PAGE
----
Peak 15 (13,700') & Animas Mountain (13,786')  by Brian Schultz   Thursday August 20- Saturday August 22, 2009

Roundtrip mileage: 14.9 miles from Needleton  

Total elevation gain: 8,700'

Participants: Tim Briese, Brian Schultz

Thursday August 20, 2009: Backpack to Ruby Basin

Tim and I rode the train with the pleasant assurance of a rain-free backpack today and excellent weather for tomorrow. This would be our third trip up North Pigeon Creek, the most recent being last year when Jason, Angie, Tim, and I backpacked in miserable weather to Ruby Lake and came out of Ruby Basin with only Monitor Peak. This year we intended to pack all the way up to the 11,600' meadow in Ruby Basin and set up camp there for Peak 15 and Animas Mountain.

A large group of backpackers disembarked when the train pulled in at Needleton, one of the largest we've ever seen, and at 11:55 AM we crossed the bridge over the Animas River and turned left while everybody else, seemingly, turned right to Needle Creek. That is, except for another backpacker whom we happened upon when we reached Pigeon Creek. Diane was from Durango and just doing a backpack up to Ruby Basin and making the loop to Noname Creek and back. She stopped at Pigeon Creek to filter water because she was told there was no water source until getting up to Ruby Basin, but we knew North Pigeon Creek had water and invited her to tag along with us as we were going that way too.

We followed the trail to the lower meadows and promptly headed into the woods on a trail that soon faded out, not paying close attention because we were talking too much. We ended up doing an ascending bushwhack with all three of us splitting up to find the trail that we knew was there somewhere. It was very embarrassing, considering we've been on it twice before without a problem, but Tim found it after about ten minutes.

After stopping at North Pigeon Creek to filter water and eat lunch, Tim and I pushed ahead of Diane. Her destination for the night was Ruby Lake and we suggested she stay at the very excellent site we camped at last year. After grunting up the brutally steep section above North Pigeon Creek, we turned left on the Ruby Creek trail, passing by the aspen tree with the columbine carving, which, contrary to some reports is still there on the left side of the trail as you head into the woods.

The trail was good all the way to Ruby Lake with just one faint area prior to the smaller lake west of Ruby Lake. I was doing fine when we stopped at the small lake to filter water but heading up to the high basin turned out to be a major effort for me. With little acclimitazation having just arrived from Minnesota, and packs loaded with the extra weight of climbing gear, I was totally whipped when we reached the high basin's west end. We dropped into the grassy basin below at 6:50 and set up camp, not far from another tent in the area whose two inhabitants were young rangers overnighting after doing trail cleanup. They'd also climbed Turret Peak and would be heading in the morning to Noname Creek and Tenmile Creek for additional cleanup work. It was good to be in in the high basin and well positioned for our upcoming climbs.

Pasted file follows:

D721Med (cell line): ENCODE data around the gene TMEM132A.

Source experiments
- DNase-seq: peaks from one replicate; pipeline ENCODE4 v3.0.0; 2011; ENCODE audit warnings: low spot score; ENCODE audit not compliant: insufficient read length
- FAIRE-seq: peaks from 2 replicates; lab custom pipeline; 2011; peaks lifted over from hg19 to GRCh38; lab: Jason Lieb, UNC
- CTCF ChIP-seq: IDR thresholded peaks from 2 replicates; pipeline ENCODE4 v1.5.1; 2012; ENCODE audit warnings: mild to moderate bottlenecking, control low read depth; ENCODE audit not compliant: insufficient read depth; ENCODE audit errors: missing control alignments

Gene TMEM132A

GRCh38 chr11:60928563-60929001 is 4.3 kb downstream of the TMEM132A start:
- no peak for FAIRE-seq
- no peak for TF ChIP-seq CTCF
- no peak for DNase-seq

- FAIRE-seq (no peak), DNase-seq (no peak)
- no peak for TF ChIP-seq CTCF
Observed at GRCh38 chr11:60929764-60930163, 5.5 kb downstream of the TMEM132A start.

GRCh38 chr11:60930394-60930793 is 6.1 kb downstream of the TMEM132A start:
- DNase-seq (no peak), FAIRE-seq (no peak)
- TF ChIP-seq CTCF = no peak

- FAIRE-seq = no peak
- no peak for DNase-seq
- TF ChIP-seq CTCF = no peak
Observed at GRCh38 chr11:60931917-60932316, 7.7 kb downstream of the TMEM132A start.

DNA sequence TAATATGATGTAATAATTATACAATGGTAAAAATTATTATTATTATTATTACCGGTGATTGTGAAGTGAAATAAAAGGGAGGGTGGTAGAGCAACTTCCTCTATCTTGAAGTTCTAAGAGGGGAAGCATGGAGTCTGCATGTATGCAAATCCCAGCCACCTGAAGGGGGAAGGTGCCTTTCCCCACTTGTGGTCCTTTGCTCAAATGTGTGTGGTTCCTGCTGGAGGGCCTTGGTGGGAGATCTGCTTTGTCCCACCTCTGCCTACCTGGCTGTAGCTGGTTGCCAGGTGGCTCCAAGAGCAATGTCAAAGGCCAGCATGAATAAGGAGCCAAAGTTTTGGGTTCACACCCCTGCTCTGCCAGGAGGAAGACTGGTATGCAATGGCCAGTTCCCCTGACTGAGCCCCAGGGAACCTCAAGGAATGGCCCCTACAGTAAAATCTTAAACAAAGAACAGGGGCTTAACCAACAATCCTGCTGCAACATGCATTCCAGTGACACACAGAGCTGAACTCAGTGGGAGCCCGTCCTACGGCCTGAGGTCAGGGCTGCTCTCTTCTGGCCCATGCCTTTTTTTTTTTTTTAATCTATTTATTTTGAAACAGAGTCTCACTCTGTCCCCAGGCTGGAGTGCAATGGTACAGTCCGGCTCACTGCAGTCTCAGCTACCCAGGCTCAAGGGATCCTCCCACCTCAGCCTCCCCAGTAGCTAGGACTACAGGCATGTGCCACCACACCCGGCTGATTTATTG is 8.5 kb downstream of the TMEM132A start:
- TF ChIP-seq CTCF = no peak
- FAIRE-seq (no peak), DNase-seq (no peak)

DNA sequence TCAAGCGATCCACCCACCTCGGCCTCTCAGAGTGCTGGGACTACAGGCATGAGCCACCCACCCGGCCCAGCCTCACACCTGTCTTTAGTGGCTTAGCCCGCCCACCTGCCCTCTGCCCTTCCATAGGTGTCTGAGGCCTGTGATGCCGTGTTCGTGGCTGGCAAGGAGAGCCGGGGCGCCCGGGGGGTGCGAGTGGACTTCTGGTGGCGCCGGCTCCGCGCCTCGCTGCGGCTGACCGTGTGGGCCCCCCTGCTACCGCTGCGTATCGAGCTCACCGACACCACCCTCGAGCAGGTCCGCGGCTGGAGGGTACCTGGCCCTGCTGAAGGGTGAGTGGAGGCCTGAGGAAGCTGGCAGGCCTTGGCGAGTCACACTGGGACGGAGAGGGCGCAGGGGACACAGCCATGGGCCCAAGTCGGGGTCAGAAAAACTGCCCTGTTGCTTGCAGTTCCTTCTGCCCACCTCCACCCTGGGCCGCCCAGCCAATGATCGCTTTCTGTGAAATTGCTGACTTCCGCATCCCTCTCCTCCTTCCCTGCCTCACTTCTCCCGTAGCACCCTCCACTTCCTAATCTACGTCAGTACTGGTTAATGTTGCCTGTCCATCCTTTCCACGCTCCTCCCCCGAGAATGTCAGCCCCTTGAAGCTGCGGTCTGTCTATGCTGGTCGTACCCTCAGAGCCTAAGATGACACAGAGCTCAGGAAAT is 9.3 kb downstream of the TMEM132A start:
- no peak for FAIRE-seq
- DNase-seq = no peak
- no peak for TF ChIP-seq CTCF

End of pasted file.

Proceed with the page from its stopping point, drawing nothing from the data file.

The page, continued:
Needleton to Ruby Basin: 4.9 miles (3.3 miles to Ruby Lake, 1.6 miles from Ruby Lake to Ruby Basin), 3,500' elevation gain, 6 hours and 55 minutes

Friday August 21, 2009: Peak 15

Tim and I've had misgivings about Peak 15 ever since we started climbing the bicentennials. Our anxiety level lessened as we garnered information on it and we're thankful to those who wrote reports on it, in particular Derek Wolfe, Roger Linfield, and Dan Mottinger. Their helpful details were much appreciated.

Interestingly, when Derek Wolfe and buddy D'Arcy Straub climbed it two months ago, they crossed paths with two fellows who'd been injured on it. Tim and I had a strong suspicion the two fellows were Jim Patrick and Mike Bromberg because we knew they were climbing at the same time as Derek and D'Arcy. When I contacted Jim Patrick later, he confirmed that it was indeed them and that both had slipped uncontrollably on the snow in the Peak 15/Peak 16 couloir. Mike suffered the worst of it with a bloody nose, busted lip, and badly cut hand before stopping. Tim and I had been invited to join them but had already scheduled our climb in August, the main reason for waiting until late summer was to avoid the snow issues they encountered.

Last year when we gazed at the gully leading to the Little Finger saddle from Monitor Peak, we wondered about its steepness and difficulty, especially with snow in it, and considered approaching it on the other side from New York Basin. As the year progressed though, we decided it would just be easier to backpack to Ruby Basin and save the trouble of backpacking over the saddle with heavy packs since we had to get into Ruby Basin anyway to climb Animas Mountain.

We were up early in the morning and as Tim stepped out of the tent, he told me to come out and look at a large moving rock about twenty feet away. That large rock was a mountain goat with no fear of us as it rose and patiently circled our campsite until we departed.

We started at 6:00 AM by headlamp up the basin toward the Little Finger saddle, an intentionally late start so we could reach the base of the gully at first light and not have to deal with possible intricacies of the gully in the dark. We found the lower part of the gully to be mostly manageable but the midsection was steep and loose with some class 3 moves. The snow that remained in the gully was icy but avoidable and the sandy part of the upper gully traveled well. We topped out of the gully at 7:25 and took a break to put on harnesses and helmets.

We dropped 300 feet in elevation from the saddle and traversed to the Peak15/16 couloir, making certain it was the correct one before starting up. The two described class 5 sections in the lower part had no snow or wet rock, exactly the dry conditions we were hoping for and again why we chose to climb this peak in August. We scrambled up the first class 5 section without rope but Tim belayed me on the second one.

The couloir's difficulty eased (photo 1, photo 2) after that but not the steepness. We climbed up and around the left side of the couloir to avoid a much harder class 5 section just below the saddle. It wasn't necessary to go all the way up to the 15/16 saddle but we did anyway just to peek over the sheer vertical walls on the Ruby Basin side. We retreated slightly to an exposed ledge system and traversed about 300 feet below the cliffs, and stopped so I could swap my boots for rock shoes. A short scramble up put us on a ledge where the only way to continue was straight up near-vertical slab type rock. I had to calm my nerves while looking up the exposed slabby rock because the holds appeared to be mostly in small cracks and a slip or fall would wouldn't be arrested without the protection of a rope.